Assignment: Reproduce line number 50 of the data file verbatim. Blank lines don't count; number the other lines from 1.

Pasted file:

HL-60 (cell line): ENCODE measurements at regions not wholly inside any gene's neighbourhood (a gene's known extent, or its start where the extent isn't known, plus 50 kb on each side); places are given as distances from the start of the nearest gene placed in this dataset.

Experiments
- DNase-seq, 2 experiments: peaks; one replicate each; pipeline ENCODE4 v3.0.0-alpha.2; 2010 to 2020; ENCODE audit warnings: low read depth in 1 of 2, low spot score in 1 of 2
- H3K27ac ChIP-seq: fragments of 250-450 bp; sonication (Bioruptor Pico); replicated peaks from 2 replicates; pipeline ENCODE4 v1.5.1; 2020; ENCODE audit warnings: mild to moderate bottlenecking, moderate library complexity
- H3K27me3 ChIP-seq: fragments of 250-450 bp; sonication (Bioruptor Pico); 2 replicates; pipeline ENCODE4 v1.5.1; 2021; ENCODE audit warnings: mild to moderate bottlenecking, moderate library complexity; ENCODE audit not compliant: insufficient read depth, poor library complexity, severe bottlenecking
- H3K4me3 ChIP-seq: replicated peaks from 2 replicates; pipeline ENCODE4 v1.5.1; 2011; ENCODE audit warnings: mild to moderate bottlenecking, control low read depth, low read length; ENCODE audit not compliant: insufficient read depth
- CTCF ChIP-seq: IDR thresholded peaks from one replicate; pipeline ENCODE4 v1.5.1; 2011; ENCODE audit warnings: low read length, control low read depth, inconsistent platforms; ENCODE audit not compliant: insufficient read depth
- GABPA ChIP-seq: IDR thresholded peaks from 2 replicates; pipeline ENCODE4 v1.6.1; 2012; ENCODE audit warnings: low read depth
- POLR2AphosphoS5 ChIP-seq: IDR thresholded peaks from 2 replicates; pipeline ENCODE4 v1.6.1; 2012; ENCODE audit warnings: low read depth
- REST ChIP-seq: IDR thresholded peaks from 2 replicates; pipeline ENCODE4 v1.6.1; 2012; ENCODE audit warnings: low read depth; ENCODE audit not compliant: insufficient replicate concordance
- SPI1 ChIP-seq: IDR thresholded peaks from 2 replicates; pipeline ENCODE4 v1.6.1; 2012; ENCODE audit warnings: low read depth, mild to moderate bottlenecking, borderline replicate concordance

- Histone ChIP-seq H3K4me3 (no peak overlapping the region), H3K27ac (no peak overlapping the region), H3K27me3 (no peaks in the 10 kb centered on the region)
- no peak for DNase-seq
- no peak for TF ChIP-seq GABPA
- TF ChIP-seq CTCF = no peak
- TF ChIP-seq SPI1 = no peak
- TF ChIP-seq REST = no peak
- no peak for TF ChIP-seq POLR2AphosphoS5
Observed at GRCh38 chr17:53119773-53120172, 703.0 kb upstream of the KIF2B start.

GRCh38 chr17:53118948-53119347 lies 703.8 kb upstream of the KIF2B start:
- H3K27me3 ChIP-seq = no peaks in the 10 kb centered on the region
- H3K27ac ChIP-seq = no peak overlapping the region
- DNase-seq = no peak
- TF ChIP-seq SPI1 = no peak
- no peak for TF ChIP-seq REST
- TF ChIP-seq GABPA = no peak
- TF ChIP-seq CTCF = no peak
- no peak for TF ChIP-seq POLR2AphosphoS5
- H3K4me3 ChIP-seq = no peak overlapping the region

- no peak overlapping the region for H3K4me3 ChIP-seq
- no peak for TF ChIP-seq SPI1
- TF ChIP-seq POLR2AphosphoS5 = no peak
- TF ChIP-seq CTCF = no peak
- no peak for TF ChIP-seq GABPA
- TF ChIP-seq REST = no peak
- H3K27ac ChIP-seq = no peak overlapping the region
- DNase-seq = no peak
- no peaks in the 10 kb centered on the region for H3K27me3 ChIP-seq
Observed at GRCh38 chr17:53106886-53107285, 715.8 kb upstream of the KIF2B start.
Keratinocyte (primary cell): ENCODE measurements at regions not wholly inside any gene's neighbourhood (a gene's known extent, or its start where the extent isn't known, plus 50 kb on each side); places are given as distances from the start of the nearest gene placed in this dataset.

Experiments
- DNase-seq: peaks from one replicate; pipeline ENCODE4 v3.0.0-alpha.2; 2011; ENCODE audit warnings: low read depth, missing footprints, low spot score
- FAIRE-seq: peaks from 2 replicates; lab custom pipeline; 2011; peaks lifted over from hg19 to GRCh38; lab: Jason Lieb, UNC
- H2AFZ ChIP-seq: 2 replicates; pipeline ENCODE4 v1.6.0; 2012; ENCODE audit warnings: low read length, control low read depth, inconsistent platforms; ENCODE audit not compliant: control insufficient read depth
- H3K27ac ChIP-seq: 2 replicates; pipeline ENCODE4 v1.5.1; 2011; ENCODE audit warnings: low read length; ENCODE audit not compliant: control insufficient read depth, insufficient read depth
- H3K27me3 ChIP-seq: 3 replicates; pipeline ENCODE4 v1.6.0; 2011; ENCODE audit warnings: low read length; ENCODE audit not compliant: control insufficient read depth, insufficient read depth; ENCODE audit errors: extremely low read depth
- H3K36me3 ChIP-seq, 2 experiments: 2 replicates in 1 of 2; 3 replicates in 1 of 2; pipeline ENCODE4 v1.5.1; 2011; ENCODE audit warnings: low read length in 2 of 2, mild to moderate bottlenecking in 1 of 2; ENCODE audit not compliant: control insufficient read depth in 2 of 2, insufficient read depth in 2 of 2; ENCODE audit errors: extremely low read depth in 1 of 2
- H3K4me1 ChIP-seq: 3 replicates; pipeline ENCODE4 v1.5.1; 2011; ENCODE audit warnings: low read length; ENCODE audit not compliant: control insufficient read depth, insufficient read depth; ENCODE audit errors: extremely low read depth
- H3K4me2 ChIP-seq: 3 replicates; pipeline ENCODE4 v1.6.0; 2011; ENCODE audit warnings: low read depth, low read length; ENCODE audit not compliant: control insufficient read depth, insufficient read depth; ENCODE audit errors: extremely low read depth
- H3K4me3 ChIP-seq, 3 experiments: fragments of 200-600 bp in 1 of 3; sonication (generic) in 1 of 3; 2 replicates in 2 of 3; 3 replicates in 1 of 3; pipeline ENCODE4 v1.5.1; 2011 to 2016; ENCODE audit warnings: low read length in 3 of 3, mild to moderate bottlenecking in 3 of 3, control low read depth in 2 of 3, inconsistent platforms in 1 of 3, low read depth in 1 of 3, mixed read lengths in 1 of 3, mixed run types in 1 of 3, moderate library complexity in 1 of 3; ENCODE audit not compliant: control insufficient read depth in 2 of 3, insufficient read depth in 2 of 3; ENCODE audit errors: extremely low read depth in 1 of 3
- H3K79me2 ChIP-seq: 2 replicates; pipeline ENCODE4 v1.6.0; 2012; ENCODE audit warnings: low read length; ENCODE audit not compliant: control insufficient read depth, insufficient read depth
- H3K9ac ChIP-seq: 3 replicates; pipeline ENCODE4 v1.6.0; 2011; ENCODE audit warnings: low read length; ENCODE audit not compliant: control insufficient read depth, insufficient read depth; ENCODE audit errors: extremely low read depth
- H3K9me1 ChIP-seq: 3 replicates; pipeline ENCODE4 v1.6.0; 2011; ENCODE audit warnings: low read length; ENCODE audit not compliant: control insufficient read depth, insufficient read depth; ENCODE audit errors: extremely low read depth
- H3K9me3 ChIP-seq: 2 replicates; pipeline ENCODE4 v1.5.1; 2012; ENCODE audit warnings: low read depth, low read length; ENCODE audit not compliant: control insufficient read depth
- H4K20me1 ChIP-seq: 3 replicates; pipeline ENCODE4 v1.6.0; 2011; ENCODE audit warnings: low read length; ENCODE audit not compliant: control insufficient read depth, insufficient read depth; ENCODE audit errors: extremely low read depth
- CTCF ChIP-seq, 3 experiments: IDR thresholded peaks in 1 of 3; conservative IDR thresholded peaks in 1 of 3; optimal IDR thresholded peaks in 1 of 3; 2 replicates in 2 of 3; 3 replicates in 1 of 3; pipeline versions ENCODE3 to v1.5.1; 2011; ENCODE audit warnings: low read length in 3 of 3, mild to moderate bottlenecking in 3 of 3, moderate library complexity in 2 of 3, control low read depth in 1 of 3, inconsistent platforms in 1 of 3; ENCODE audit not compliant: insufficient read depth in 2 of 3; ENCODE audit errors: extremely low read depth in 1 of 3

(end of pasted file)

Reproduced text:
- H3K4me3 ChIP-seq, 3 experiments: fragments of 200-600 bp in 1 of 3; sonication (generic) in 1 of 3; 2 replicates in 2 of 3; 3 replicates in 1 of 3; pipeline ENCODE4 v1.5.1; 2011 to 2016; ENCODE audit warnings: low read length in 3 of 3, mild to moderate bottlenecking in 3 of 3, control low read depth in 2 of 3, inconsistent platforms in 1 of 3, low read depth in 1 of 3, mixed read lengths in 1 of 3, mixed run types in 1 of 3, moderate library complexity in 1 of 3; ENCODE audit not compliant: control insufficient read depth in 2 of 3, insufficient read depth in 2 of 3; ENCODE audit errors: extremely low read depth in 1 of 3